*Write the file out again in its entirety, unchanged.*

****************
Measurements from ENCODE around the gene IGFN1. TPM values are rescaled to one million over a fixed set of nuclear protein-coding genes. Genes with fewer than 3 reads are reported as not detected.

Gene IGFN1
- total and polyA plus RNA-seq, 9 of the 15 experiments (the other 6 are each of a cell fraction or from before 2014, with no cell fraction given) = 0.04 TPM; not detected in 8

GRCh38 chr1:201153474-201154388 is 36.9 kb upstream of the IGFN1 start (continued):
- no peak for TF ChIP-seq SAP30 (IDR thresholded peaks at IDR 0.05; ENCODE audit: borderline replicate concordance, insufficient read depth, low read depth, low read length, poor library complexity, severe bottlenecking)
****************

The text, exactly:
Measurements from ENCODE around the gene IGFN1. TPM values are rescaled to one million over a fixed set of nuclear protein-coding genes. Genes with fewer than 3 reads are reported as not detected.

Gene IGFN1
- total and polyA plus RNA-seq, 9 of the 15 experiments (the other 6 are each of a cell fraction or from before 2014, with no cell fraction given) = 0.04 TPM; not detected in 8

GRCh38 chr1:201153474-201154388 is 36.9 kb upstream of the IGFN1 start (continued):
- no peak for TF ChIP-seq SAP30 (IDR thresholded peaks at IDR 0.05; ENCODE audit: borderline replicate concordance, insufficient read depth, low read depth, low read length, poor library complexity, severe bottlenecking)